Make Out Party
I want to start this introduction off on a personal note: I have not been this impressed, delighted and stirred about an artist’s work in a while. Not only is Emily Esperanza’s vision clear and well put together, but also the young artist’s voice is intensely and remarkably strong. I’ve known Esperanza for a few years now through mutual friends in the LA art scene and was aware that she was extremely talented and working on big things. So, when I heard that she had finished her newest short film I was excited to see it. After watching her short film, Make Out Party, I decided that Esperanza and her work would be a perfect fit for this column.
The 26-year-old artist sent me some of her other, earlier work to watch and it just piqued my interest all the more. There’s a continuous essence of authenticity throughout all of Esperanza’s films as well as a strong sense that everything she’s made thus far is unquestionably personal. You can see and feel her hand on all of it also making the films themselves exceedingly human. Nothing is squeaky clean or trying too hard. The work is coming from a very pure and veritable place therefore comes off as such.
Esperanza has attended several schools over the years including the School of the Art Institute in Chicago, Prague Film School in the Czech Republic and the Oxbow School in Napa, California. She states that she’s “happiest when in motion,” so she’s never in any one place too long. This could also be said of her work. Everything she sent me was very different from all the other films, yet they all seem as if they are made by the same artist. There is cohesion to her body of work, partially due to her energetic and steady aesthetic.
For upcoming screenings of Make Out Party and Wretched Woman, visit www.emilyesperanza.com.
You grew up with artist parents. It was around you all the time. How do you think this has affected you and your work today?
It’s really hard for me to differentiate between the way I was raised and the work I do now. It’s all really connected. When I was 3 or 4 my mom took me to the studio of an artist who had a large unfinished painting of Pavarotti hanging on the wall. I was really obsessed with Pavarotti’s music, which I knew from the cassettes my papa would play me. I ran over to the painting yelling “Pavarotti! Pavarotti!” The artist was so surprised that he took the painting off the wall, rolled it up and handed it to my mom to give to me. I have the painting hanging in my house today. Looking back, it’s wild to think that an artist could be moved enough to pass on a piece of personal work to a child, just like that. But rather than being impressed, I think he recognized a shared love and passion for art in another, which moved him to a genuine gesture.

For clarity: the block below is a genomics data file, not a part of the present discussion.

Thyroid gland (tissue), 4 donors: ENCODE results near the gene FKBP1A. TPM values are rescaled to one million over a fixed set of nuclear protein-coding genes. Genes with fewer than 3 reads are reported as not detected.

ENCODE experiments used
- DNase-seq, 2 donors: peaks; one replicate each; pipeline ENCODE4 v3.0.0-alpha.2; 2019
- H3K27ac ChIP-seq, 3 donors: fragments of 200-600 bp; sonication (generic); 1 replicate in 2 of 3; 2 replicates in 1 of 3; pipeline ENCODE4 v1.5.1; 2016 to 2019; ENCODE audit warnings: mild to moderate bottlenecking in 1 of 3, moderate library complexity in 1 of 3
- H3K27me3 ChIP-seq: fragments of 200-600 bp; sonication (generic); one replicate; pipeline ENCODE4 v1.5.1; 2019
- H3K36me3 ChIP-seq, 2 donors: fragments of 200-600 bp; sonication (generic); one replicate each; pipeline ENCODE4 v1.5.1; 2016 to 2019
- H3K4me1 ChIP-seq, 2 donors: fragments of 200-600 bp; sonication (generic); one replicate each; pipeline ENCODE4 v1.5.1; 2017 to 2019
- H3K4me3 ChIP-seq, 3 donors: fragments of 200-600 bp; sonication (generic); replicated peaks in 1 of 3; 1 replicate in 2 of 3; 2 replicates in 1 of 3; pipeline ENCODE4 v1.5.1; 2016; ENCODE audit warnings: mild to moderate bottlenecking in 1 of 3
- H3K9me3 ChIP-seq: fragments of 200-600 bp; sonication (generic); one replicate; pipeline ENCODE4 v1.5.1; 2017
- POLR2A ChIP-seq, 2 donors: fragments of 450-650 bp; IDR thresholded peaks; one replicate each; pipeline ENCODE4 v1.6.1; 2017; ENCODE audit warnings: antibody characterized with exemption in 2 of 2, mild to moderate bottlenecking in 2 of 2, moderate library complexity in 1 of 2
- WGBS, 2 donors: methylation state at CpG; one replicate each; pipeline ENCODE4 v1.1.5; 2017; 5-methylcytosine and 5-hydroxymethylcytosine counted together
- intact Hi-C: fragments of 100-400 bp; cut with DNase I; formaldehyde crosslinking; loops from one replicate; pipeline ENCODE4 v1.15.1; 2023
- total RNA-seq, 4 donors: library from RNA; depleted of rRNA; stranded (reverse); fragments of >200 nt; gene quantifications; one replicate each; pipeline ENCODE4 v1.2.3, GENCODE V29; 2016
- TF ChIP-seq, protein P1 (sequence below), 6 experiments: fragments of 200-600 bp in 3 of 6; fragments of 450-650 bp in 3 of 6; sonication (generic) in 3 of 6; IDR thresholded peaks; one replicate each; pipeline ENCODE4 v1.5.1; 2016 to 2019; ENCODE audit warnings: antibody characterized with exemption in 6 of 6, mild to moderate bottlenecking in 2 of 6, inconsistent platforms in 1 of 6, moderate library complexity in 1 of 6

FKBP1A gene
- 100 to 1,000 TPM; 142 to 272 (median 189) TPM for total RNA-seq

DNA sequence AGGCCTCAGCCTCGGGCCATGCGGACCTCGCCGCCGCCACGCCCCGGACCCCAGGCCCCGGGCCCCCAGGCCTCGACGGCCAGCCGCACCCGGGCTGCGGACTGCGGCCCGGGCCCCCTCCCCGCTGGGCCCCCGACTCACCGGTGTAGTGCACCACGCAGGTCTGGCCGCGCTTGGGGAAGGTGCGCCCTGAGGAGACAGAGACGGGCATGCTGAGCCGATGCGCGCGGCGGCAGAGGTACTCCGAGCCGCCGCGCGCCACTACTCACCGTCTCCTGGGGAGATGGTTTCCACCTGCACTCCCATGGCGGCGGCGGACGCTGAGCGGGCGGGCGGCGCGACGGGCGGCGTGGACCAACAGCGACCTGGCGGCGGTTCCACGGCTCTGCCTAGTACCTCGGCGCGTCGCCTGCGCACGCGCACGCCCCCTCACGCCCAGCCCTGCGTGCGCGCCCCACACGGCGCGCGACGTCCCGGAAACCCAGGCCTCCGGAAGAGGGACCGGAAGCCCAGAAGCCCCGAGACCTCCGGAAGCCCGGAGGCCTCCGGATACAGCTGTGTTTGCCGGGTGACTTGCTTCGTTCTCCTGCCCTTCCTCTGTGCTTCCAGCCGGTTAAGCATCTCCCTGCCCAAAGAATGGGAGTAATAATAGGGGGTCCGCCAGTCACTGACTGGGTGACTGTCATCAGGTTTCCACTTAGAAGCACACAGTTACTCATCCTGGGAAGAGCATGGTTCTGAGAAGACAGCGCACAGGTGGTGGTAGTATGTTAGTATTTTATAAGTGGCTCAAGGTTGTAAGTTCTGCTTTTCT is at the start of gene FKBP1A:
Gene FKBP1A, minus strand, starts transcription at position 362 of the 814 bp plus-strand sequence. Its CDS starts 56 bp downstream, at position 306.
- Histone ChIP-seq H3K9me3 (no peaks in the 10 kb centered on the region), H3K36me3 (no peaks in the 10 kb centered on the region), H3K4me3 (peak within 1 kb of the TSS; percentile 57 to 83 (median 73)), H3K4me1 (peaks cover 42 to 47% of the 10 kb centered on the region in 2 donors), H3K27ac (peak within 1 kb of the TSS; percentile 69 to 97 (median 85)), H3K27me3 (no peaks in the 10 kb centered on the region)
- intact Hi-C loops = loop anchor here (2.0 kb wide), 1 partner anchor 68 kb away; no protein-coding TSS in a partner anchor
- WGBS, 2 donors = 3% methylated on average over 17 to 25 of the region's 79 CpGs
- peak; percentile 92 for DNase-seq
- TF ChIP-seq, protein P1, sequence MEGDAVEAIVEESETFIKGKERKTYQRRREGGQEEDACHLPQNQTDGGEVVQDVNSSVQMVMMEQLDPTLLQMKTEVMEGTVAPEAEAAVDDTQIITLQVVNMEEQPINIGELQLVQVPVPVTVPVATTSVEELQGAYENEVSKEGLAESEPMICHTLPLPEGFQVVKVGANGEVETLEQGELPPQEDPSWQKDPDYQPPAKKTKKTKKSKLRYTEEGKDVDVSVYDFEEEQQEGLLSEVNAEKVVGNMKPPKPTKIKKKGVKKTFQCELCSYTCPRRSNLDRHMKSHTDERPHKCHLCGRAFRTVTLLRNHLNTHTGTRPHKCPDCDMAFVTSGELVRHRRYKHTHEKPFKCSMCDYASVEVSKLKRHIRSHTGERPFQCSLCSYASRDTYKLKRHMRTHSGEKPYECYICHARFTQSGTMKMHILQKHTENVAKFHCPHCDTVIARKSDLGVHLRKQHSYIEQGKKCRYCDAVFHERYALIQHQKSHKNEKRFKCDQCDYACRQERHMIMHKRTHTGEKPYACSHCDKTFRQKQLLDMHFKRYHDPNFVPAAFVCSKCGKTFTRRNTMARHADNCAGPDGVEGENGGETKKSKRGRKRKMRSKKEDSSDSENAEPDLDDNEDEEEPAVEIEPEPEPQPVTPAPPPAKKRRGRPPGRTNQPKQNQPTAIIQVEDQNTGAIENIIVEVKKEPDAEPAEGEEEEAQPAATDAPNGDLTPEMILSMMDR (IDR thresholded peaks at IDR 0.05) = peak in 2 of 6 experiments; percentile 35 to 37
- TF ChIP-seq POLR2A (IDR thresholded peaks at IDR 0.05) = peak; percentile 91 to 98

I think it’s an underlying and unspoken understanding amongst artists, regardless of medium, and it can be recognized immediately, though it’s hardly possible to put into words. Simply, artists don’t choose to be artists. They don’t have a choice. Growing up, art was never an option, it was a way of approaching life. I don’t know a moment when it wasn’t there.
What, in your opinion, makes a good short film, or for that matter, good art. Do you see a difference?
The short film format is really interesting because it is a bizarre amount of time to convey an idea. Considering time constraints, the maker has to be especially creative regarding approach in order to tell a compelling story. I tend to appreciate shorts that are self-contained and aware of format, i.e., not trying to be something they’re not. Make a short because the format best suits the concept, not because you can’t make a feature.
I feel similarly about the art I gravitate toward; art that exists for itself and doesn’t try to overcompensate.
Who are some of your biggest influences, early and current?
When I was a kid my favorite movies and
shows were campy and colorful with lots of style—Hairspray, Grease, Little Shop of Horrors, The Wizard of Oz, Pee-wee’s Playhouse. Definitely feel like these early influences show through in Make Out Party.